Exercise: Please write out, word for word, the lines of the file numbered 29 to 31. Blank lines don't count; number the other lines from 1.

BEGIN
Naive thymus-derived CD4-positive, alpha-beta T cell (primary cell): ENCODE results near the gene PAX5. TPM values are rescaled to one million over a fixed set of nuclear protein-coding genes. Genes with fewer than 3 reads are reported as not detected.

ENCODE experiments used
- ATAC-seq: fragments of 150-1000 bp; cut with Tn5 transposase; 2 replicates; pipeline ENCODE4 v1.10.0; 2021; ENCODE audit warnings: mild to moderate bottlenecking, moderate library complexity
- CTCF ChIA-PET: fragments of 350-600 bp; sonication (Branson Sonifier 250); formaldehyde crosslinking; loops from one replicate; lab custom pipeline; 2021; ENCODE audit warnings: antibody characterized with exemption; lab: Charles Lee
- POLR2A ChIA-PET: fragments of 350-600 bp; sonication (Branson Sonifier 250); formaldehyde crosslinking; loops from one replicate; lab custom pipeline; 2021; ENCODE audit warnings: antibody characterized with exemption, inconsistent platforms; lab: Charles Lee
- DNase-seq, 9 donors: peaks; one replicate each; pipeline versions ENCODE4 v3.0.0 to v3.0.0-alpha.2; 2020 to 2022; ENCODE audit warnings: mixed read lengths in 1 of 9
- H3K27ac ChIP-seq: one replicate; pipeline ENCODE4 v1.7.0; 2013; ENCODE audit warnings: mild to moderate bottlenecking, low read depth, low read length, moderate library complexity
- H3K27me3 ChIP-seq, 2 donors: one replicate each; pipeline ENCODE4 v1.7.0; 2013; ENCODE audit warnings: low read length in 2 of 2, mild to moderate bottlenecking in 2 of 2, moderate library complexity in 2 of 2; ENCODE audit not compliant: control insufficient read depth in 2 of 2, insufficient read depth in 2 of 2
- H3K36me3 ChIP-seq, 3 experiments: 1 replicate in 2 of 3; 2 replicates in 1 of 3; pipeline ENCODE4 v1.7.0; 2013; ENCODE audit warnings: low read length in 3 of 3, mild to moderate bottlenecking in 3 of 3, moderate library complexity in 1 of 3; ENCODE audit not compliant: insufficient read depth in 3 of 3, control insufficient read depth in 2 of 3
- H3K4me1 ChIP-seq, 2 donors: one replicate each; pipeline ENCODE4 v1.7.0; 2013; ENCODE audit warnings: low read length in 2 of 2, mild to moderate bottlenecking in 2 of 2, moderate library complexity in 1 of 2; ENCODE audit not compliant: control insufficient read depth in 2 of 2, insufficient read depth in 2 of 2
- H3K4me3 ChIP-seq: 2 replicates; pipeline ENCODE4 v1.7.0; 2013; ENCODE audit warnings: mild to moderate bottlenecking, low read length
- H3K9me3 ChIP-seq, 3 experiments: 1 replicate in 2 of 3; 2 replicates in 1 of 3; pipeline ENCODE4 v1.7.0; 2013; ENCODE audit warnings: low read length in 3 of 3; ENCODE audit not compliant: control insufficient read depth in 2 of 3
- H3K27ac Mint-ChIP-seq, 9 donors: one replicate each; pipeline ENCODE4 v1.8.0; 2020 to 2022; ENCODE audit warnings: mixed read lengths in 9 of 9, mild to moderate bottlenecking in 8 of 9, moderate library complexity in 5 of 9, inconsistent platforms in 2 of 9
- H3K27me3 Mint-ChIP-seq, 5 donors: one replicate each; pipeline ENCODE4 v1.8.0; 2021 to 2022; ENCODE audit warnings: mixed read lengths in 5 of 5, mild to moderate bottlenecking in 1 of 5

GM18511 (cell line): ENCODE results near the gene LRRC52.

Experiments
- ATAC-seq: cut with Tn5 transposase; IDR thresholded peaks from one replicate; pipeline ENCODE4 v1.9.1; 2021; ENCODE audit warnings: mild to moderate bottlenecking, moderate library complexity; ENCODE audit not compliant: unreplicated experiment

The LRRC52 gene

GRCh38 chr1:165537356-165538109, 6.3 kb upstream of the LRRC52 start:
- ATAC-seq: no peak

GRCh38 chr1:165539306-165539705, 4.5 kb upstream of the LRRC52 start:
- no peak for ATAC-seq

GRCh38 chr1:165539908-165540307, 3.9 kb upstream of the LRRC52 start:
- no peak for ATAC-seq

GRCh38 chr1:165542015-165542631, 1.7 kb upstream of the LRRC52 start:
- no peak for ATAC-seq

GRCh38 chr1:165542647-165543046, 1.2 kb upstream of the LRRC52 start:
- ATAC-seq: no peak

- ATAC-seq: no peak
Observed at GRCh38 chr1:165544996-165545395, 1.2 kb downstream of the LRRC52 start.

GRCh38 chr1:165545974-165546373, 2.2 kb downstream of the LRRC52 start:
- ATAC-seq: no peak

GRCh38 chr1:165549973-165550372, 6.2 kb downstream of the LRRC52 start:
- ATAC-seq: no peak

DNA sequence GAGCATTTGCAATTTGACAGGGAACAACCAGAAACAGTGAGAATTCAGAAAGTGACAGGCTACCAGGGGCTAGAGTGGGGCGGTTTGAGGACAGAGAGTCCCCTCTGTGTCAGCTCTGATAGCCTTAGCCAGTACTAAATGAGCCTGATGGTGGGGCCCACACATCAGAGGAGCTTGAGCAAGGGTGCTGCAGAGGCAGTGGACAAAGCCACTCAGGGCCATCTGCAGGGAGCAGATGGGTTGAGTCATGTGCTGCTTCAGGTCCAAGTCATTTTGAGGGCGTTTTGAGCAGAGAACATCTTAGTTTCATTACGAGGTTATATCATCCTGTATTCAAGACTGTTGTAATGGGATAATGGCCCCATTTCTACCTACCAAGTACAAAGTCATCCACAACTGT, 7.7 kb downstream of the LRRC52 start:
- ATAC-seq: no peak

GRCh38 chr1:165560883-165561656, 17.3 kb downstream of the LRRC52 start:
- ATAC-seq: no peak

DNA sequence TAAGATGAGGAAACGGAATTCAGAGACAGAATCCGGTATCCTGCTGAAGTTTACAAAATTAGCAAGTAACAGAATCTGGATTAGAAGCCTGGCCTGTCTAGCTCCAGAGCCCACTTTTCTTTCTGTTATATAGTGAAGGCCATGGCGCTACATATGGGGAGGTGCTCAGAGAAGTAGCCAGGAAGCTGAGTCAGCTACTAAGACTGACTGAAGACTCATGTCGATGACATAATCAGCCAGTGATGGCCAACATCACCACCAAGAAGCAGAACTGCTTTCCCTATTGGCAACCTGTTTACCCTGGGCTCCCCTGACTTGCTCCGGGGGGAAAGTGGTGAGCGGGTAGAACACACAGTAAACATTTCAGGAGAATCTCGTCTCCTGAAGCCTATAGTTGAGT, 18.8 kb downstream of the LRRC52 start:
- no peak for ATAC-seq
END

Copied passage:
- ATAC-seq: no peak
Observed at GRCh38 chr1:165544996-165545395, 1.2 kb downstream of the LRRC52 start.

GRCh38 chr1:165545974-165546373, 2.2 kb downstream of the LRRC52 start: